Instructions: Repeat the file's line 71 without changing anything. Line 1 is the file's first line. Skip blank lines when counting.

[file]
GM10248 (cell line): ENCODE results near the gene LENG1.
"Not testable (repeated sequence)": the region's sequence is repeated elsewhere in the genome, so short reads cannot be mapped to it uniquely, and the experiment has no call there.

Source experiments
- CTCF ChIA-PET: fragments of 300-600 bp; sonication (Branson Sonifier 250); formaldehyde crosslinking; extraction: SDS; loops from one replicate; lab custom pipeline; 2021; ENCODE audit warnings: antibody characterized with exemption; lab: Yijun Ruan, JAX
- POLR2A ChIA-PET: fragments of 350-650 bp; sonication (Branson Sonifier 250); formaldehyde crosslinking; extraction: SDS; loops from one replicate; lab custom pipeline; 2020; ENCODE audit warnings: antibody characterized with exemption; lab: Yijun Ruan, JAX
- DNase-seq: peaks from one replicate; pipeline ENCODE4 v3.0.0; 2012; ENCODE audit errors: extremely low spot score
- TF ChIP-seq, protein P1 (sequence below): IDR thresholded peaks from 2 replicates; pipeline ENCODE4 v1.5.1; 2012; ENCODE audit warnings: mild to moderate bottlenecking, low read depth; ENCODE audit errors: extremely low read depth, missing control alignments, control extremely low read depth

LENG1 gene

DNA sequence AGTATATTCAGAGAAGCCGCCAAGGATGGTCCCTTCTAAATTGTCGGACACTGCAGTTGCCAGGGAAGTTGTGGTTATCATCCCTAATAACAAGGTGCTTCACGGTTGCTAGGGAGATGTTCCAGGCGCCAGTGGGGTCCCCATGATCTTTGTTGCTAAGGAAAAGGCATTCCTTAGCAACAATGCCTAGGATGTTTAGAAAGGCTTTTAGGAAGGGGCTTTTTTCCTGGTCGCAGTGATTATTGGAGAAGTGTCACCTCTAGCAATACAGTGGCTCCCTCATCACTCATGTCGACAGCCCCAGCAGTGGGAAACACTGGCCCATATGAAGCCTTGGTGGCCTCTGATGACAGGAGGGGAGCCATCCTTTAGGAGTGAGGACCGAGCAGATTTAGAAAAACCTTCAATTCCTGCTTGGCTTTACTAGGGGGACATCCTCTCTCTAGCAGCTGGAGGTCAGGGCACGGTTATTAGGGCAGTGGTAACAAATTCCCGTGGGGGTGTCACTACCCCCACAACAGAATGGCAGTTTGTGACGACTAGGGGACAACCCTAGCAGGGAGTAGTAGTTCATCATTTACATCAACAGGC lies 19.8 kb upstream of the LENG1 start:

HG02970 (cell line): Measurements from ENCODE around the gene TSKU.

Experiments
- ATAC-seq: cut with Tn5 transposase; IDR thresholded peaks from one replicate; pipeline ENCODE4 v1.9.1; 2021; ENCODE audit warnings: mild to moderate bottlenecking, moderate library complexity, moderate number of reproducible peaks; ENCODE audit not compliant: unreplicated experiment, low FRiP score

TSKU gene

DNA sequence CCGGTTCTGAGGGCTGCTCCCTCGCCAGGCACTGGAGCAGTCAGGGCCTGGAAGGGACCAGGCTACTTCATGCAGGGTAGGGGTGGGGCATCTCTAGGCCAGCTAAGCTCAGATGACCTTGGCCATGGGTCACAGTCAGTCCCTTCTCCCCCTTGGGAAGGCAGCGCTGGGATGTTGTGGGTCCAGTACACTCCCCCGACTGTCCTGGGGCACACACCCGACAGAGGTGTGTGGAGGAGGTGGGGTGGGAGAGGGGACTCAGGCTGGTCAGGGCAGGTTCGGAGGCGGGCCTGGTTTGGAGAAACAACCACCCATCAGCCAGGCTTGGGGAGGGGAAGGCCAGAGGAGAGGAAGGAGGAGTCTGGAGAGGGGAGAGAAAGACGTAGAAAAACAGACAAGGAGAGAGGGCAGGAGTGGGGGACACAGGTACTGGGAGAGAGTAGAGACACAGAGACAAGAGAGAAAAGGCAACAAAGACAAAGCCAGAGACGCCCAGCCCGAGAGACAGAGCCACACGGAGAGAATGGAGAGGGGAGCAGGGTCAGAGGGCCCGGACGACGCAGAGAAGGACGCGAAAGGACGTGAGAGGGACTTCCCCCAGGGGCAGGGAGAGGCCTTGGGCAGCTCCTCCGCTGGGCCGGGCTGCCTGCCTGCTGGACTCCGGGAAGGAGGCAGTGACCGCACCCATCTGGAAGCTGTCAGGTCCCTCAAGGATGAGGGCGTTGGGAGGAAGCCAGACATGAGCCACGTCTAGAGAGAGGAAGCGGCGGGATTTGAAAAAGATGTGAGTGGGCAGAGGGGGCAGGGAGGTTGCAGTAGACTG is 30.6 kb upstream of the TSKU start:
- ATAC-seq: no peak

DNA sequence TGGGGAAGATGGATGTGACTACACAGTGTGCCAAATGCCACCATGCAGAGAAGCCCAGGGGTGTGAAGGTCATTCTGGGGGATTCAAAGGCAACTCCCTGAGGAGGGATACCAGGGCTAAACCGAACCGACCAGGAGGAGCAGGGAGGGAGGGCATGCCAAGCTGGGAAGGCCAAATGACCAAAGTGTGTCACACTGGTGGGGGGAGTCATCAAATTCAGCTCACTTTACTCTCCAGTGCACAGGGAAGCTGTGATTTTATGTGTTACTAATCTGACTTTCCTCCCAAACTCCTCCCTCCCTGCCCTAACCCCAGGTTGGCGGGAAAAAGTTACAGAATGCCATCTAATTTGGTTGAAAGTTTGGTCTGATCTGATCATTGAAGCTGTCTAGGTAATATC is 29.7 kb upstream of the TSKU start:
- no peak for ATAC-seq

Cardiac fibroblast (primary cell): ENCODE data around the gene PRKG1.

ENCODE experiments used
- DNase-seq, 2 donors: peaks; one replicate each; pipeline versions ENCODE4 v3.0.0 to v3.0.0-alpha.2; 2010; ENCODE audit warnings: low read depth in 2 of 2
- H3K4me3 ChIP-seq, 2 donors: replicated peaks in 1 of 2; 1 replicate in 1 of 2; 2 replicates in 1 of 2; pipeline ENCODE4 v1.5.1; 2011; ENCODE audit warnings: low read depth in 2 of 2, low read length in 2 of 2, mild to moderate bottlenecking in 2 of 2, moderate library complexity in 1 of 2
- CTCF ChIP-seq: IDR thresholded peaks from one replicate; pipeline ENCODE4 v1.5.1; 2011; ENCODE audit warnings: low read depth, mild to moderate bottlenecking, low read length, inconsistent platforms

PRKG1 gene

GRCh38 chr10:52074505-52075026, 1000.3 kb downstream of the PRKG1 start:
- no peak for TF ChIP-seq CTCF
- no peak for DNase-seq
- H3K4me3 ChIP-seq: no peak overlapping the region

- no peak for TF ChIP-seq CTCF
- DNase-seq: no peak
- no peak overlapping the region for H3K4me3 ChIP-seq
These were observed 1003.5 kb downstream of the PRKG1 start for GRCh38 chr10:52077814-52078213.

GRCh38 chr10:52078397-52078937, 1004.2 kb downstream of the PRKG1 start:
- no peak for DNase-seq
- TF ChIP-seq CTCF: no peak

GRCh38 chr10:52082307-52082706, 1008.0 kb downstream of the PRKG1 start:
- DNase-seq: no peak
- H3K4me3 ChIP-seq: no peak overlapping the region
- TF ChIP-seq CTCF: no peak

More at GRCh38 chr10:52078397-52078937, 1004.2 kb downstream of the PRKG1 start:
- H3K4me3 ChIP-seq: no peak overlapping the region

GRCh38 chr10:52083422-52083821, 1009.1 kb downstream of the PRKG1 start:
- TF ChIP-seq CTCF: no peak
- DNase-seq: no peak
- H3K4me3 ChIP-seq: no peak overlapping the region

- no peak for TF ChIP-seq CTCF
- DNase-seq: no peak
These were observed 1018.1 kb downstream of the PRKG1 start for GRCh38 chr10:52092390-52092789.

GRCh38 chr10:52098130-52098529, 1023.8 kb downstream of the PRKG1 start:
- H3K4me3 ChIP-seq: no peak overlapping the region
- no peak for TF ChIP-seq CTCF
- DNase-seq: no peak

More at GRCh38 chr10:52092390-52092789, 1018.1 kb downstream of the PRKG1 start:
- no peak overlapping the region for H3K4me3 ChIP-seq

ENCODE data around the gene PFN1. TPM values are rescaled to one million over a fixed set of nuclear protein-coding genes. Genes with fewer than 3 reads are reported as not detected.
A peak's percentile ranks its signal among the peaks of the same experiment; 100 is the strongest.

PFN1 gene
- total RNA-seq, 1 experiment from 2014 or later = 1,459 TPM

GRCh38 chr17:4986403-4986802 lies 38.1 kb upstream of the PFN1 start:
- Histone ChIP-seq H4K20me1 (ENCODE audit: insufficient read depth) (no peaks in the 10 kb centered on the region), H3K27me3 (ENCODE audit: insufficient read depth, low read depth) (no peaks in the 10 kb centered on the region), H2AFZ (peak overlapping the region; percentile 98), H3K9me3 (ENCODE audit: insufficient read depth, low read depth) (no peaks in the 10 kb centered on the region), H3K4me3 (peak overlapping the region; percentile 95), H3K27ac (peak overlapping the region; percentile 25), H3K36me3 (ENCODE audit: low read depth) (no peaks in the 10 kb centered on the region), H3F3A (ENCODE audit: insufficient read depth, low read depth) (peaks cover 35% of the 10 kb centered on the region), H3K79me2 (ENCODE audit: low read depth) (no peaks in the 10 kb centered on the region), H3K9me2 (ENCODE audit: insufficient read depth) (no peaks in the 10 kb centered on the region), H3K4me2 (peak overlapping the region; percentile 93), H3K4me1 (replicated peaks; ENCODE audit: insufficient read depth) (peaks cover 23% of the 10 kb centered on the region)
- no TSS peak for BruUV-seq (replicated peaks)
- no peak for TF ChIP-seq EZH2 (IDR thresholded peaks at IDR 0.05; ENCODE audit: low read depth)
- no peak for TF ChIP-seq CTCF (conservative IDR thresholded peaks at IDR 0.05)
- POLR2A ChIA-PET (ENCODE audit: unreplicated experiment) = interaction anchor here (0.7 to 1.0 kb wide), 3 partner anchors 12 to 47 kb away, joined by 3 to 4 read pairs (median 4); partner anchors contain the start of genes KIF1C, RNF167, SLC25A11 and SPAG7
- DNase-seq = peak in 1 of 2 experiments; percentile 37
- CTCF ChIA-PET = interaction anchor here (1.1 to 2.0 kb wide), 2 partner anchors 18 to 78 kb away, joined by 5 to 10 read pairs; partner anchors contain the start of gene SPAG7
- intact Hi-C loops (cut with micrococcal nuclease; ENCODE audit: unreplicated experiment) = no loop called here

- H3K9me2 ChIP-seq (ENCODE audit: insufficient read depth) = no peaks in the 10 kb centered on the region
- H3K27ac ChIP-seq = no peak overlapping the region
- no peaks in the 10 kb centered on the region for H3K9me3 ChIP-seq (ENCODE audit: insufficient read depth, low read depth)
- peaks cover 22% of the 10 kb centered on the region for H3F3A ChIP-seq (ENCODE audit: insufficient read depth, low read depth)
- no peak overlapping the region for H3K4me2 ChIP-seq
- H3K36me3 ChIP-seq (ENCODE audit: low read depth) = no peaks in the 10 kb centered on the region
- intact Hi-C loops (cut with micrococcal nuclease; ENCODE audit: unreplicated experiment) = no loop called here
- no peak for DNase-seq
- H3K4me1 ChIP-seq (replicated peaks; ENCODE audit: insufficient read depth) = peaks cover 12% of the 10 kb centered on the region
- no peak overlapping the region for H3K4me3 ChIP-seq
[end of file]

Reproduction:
- no peak overlapping the region for H3K4me2 ChIP-seq